Author(s): Victor Steffensen
Delving deep into the Australian landscape and its alarming state of devastation, Fire Country is a powerful account from Indigenous land management expert Victor Steffensen on how the revival of Indigenous fire practices, including what's called 'cool burns', could restore our country. Fire Country offers practical solutions for better 'reading country' and knowing when is the right time to undertake cool burns, considering current climate conditions and each landscape's specific ecosystem. From the age of 18, Victor has spent time on country learning traditional cultural and ecological knowledge from Elders. Having been developed over many generations of his people living on the land, this knowledge shows clearly that Australia actually needs fire - with burning done in a controlled manner - for land care and healing. Victor's writing is unassuming and honest, written in a manner that reflects the nature of yarning. And while much of the knowledge shared in his book is still unknown to western science, there is much evidence that, if adopted, it will benefit all Australians.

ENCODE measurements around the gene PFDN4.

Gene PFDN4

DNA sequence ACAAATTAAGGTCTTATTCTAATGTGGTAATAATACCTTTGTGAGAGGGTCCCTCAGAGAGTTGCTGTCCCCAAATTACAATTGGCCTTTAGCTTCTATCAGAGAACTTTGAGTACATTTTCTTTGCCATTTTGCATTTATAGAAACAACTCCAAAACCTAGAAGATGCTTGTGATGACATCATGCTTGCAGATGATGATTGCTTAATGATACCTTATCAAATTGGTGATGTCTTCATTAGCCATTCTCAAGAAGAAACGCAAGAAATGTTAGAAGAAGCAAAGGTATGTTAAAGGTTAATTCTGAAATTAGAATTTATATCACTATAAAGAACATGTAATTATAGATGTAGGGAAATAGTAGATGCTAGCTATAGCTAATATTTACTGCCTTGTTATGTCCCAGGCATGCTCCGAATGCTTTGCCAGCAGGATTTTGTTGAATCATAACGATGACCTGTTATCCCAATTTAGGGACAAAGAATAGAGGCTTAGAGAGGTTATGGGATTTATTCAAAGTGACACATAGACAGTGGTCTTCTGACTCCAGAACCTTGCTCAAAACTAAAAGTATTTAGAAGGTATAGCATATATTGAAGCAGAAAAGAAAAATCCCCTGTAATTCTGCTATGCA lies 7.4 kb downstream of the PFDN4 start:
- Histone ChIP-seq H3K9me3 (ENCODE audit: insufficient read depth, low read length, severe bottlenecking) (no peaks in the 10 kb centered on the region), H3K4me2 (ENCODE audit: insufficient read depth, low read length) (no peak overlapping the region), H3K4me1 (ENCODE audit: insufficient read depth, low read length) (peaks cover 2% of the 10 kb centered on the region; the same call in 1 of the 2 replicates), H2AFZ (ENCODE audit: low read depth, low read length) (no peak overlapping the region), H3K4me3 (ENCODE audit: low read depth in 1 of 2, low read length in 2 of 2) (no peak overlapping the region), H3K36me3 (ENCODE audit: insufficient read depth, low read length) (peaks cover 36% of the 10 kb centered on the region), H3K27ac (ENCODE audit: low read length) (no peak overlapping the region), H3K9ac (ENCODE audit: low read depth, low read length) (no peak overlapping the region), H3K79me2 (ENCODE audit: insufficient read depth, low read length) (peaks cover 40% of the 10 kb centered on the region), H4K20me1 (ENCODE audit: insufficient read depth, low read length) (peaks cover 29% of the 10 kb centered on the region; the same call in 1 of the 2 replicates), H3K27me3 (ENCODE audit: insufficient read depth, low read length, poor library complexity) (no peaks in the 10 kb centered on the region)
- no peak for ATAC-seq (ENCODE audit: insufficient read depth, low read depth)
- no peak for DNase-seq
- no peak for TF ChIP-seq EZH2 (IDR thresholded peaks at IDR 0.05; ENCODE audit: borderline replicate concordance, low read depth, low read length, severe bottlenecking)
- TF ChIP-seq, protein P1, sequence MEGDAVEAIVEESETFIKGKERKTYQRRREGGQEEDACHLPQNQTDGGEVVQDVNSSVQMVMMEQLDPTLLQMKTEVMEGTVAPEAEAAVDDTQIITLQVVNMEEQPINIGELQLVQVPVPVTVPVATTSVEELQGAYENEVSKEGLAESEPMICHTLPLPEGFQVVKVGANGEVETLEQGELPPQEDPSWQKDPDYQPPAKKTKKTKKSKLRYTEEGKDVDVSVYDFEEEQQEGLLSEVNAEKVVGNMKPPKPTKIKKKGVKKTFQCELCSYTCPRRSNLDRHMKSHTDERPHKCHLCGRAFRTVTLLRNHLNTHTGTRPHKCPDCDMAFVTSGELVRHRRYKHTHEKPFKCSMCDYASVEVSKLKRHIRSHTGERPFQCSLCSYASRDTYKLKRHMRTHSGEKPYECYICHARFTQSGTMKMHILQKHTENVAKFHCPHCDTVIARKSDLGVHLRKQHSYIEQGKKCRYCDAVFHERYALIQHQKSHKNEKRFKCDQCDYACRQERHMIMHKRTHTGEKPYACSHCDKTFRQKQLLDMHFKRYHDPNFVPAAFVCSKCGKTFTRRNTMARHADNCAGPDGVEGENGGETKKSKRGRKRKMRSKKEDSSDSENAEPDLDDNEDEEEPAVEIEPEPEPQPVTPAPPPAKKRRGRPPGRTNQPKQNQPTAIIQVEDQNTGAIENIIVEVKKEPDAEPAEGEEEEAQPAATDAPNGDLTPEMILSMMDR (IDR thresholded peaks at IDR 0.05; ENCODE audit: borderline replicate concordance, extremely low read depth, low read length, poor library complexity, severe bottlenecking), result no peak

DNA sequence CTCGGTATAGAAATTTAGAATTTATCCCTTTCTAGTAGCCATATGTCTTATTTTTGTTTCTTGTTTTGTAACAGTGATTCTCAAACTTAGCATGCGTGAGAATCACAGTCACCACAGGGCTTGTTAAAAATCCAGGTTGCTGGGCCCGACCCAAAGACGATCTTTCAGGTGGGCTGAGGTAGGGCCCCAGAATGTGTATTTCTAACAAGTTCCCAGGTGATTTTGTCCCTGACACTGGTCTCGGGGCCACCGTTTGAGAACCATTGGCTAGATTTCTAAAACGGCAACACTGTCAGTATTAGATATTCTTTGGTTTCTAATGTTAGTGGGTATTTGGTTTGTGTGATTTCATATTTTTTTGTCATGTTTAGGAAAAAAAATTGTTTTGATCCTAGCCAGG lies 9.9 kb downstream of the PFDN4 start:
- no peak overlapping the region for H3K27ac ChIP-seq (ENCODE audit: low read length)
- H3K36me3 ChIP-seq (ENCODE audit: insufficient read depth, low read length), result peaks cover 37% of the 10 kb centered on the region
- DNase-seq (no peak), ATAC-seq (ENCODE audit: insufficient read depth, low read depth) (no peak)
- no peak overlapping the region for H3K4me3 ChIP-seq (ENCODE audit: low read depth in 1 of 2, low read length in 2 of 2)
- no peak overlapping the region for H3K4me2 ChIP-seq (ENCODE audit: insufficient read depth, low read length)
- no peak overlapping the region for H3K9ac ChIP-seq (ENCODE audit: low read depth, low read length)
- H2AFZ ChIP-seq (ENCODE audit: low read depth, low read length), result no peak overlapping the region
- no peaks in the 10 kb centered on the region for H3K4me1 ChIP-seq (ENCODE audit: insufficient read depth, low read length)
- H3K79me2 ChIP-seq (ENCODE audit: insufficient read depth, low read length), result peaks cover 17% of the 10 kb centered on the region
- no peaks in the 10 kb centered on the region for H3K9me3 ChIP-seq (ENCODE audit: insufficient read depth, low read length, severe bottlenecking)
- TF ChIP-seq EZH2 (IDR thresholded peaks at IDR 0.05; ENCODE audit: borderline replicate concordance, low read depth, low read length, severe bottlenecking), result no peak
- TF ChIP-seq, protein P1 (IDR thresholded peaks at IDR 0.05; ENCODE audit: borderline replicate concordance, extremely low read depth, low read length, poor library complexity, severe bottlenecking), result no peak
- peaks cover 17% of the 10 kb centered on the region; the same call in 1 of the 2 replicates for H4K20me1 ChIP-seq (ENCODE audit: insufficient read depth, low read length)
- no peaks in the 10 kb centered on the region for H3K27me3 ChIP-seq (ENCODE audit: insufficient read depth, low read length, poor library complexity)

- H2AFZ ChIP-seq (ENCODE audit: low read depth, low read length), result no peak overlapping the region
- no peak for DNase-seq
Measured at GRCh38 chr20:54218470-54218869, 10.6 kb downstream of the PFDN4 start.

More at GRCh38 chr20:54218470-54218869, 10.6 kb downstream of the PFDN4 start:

Victor's story is a cry from the heart for change in how Australia cares for country. From the age of 18, Victor Steffensen spent time on country learning traditional Indigenous cultural and ecological knowledge. He quickly realised this knowledge was incredibly well considered, having been developed over many generations of his people living on the land, and that Australia actually needs fire – with burning done in a controlled manner – for land care and healing. Despite much resistance from park rangers and other government officials, Victor came to set up Mulong, a consultancy service offering fire management workshops for uni students and private landholders through to CFA workers, rural fire services and pastoralists. Victor’s experiences and stories are told in Fire Country, a book that will highlight the Australian landscape’s alarming state of disrepair and devastation, and how revival of Indigenous fire practices could bring ecological health to our country. Much of the knowledge shared in this book is still unknown to western science, but there is much evidence that, if adopted, it will benefit all Australians. In light of recent bushfires across Australia, this book offers practical solutions for better 'reading' country, taking account of current environmental conditions and the ecosystem of each different landscape. Victor says, 'For those who have gone through a trauma [as a result of any bushfire], it is very sensitive. I want to really acknowledge that. But at the end of the day I don't see fear – I see an opportunity.' May we all finally take up that opportunity.